St. Ambrose University's economic might caught even the school's president off-guard.

In 2012, the school produced business spending of $188 million, according to a 48-page economic impact report unveiled Wednesday, about twice as much as Sister Joan Lescinski thought.

She called that statistic and others in an economic impact study by Strategic Economics Group of Des Moines "happy surprises."

The university also created 1,913 jobs in 2012 and has a payroll of $38 million and generated $73 million in personal income, according to an economic impact study released by the university.

The university commissioned the study in December, looking at how the school's purchases, payrolls and local spending by its employees, students and visitors affects the local economy.

"It is not just direct economic impact but also secondary salaries and how one dollar spent by St. Ambrose ripples through the economy," said Mike Poster, the university's vice president for finance.

The study shows that of that business spending, $117 million was directly related to operations on the school's Davenport campus. Overall business spending is expected to grow to $206 million by 2017.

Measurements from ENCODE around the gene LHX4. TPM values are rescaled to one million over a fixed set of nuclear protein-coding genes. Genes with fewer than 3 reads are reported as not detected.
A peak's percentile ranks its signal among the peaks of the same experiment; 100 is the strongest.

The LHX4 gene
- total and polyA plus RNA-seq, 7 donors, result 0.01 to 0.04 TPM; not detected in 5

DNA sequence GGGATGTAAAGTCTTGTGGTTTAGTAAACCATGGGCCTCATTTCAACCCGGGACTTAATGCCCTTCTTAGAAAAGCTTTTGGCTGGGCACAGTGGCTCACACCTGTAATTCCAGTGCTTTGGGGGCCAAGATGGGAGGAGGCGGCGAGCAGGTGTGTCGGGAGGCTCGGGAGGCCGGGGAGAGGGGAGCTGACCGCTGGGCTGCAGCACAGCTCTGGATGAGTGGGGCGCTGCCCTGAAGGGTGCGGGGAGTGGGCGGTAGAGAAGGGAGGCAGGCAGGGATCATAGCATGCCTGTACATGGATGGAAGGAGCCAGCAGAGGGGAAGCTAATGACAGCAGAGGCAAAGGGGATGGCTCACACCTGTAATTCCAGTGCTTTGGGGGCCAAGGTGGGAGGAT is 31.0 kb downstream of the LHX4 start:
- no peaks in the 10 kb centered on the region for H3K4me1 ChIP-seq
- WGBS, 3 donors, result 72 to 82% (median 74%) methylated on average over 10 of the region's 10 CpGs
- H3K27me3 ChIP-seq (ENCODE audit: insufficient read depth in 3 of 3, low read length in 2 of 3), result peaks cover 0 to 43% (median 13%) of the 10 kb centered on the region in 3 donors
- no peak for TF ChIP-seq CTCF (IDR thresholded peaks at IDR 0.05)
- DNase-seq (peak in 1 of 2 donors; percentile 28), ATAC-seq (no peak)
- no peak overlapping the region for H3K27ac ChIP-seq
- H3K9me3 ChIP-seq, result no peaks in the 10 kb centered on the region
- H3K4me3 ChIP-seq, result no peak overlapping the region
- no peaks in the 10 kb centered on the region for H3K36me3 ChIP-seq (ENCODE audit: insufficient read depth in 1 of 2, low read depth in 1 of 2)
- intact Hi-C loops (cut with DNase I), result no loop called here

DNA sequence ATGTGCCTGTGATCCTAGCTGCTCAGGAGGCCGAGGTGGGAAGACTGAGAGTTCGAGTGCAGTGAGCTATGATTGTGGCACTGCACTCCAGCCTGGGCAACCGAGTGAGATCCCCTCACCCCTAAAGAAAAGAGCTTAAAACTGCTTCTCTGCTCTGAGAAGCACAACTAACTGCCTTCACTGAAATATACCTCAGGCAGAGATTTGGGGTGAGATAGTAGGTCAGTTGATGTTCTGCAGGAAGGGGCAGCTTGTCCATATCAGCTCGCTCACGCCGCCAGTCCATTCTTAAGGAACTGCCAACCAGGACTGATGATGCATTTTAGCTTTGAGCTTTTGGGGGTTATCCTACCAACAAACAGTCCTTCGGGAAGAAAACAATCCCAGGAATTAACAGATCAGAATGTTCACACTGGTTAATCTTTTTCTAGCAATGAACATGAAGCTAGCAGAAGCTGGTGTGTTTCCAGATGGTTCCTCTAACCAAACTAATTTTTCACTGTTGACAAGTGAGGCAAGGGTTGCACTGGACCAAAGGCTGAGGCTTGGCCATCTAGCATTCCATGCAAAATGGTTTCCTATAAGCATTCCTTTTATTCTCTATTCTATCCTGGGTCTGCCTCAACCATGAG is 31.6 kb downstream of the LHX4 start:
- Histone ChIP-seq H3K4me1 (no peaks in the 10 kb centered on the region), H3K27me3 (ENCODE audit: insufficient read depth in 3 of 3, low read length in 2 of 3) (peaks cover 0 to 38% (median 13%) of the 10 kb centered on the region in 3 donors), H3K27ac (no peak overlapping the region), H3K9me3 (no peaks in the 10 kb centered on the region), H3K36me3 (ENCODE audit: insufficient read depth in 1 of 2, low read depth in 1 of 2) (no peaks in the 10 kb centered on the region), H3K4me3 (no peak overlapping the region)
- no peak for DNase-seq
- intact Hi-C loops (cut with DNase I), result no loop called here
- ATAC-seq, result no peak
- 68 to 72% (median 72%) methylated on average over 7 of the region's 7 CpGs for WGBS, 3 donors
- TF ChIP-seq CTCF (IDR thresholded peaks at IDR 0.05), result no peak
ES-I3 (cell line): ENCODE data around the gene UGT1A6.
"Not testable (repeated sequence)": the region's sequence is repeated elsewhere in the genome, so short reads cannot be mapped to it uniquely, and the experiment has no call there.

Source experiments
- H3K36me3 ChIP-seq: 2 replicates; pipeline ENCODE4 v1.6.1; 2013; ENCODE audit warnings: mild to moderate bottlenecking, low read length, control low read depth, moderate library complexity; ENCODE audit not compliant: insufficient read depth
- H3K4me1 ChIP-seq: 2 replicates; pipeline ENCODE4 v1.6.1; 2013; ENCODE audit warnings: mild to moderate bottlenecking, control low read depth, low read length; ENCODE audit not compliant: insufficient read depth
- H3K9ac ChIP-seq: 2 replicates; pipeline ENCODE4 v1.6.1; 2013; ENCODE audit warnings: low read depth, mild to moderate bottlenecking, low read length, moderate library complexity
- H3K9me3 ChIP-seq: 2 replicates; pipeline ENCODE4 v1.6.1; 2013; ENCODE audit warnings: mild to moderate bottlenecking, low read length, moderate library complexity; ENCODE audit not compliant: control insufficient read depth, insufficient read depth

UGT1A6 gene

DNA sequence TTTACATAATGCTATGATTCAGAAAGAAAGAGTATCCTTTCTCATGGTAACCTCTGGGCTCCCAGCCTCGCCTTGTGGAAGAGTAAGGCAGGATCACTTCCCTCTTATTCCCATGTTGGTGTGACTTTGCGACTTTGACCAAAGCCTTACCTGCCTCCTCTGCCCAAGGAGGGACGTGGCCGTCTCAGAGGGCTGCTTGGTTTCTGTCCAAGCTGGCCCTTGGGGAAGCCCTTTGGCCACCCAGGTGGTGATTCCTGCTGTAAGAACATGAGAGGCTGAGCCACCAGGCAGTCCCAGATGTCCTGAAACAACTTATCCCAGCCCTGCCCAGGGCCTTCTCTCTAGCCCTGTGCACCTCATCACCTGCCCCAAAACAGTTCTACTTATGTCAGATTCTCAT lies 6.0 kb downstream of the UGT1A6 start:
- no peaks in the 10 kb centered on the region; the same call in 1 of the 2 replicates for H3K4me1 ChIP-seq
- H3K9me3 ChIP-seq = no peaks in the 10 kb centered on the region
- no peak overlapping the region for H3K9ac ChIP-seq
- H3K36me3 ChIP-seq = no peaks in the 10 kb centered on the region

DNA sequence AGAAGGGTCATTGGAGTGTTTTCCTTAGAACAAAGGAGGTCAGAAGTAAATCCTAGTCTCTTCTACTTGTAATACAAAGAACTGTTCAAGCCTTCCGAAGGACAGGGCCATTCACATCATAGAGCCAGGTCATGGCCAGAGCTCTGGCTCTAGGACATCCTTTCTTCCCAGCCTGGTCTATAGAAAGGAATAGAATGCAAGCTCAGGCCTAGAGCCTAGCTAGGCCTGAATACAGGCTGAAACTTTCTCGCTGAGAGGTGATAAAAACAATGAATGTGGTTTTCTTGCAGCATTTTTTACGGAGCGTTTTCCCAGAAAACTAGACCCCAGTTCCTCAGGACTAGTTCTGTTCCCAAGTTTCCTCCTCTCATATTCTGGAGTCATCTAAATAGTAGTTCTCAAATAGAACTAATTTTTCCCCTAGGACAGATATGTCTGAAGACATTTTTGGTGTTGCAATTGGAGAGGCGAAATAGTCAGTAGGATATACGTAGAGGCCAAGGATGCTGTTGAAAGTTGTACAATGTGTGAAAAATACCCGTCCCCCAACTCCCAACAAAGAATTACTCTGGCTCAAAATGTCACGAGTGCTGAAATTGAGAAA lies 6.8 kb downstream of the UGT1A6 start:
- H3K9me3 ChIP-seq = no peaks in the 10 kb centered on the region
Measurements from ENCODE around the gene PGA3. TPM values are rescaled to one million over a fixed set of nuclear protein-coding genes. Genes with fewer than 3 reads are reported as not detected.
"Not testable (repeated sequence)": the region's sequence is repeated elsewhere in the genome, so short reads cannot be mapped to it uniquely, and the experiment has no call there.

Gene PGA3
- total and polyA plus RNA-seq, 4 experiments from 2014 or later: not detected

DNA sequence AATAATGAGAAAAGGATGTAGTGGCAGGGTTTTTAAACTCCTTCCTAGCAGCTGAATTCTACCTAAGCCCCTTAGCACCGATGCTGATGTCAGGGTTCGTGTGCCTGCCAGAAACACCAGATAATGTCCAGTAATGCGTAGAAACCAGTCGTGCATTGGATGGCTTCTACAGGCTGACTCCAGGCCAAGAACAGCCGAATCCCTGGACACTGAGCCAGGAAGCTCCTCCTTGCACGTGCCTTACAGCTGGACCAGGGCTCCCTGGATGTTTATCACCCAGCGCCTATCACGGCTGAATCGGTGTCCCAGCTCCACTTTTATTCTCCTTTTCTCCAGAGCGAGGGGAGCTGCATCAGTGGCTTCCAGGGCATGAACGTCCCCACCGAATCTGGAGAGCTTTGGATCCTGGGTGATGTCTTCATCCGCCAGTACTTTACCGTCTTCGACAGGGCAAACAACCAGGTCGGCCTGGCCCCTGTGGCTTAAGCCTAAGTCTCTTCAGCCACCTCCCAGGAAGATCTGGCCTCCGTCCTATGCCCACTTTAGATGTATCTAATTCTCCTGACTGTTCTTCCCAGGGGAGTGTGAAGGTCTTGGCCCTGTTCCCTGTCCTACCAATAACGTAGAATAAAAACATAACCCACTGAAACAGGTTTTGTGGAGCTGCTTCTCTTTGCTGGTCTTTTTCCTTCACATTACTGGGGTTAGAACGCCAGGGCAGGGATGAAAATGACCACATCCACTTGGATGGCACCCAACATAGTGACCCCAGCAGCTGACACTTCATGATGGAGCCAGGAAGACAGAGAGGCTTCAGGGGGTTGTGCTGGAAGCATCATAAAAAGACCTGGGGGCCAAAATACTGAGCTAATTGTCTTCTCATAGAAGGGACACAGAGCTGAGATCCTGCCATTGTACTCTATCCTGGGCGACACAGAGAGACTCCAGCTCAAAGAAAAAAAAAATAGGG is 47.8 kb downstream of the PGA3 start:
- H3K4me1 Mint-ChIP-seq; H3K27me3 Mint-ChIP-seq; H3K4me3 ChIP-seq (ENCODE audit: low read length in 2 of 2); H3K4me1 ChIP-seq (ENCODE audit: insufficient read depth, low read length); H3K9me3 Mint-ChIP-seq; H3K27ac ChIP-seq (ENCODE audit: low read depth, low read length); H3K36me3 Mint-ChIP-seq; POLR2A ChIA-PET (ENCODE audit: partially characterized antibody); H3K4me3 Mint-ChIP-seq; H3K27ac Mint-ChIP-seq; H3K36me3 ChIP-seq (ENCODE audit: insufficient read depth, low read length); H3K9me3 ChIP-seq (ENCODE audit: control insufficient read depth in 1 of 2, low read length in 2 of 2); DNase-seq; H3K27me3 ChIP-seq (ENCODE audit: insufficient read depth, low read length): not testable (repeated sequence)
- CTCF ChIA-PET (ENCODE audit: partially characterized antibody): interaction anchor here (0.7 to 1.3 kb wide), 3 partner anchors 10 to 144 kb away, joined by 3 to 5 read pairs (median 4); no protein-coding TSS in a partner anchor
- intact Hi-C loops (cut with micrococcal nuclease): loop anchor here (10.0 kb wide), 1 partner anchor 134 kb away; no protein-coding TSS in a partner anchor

Expansion on campus proved to be an economic development tool, according to the study, as $15 million per year in new spending was a result of $89 million in construction over the past decade.

Get news headlines sent daily to your inbox

The study also showed the financial might of St. Ambrose students. They contribute $46.5 million in business spending annually, according to the study. Visitors to the school poured $5.9 million into the local economy in 2012.

Moving forward, the study can be used with student recruiting and soliciting alumni donations, Poster said.

"Donors want to know what kind of impact their gift will have," Poster said. He cited the school's industrial and mechanical engineering programs as well as the master of physician assistant studies program that is currently in the accreditation process.

The document can also be an economic development tool, said Tara Barney, president of the Quad-Cities Chamber of Commerce. In recruiting businesses to locate here, a study like St. Ambrose's can point to students, level of education in the community and strength of higher education in the community.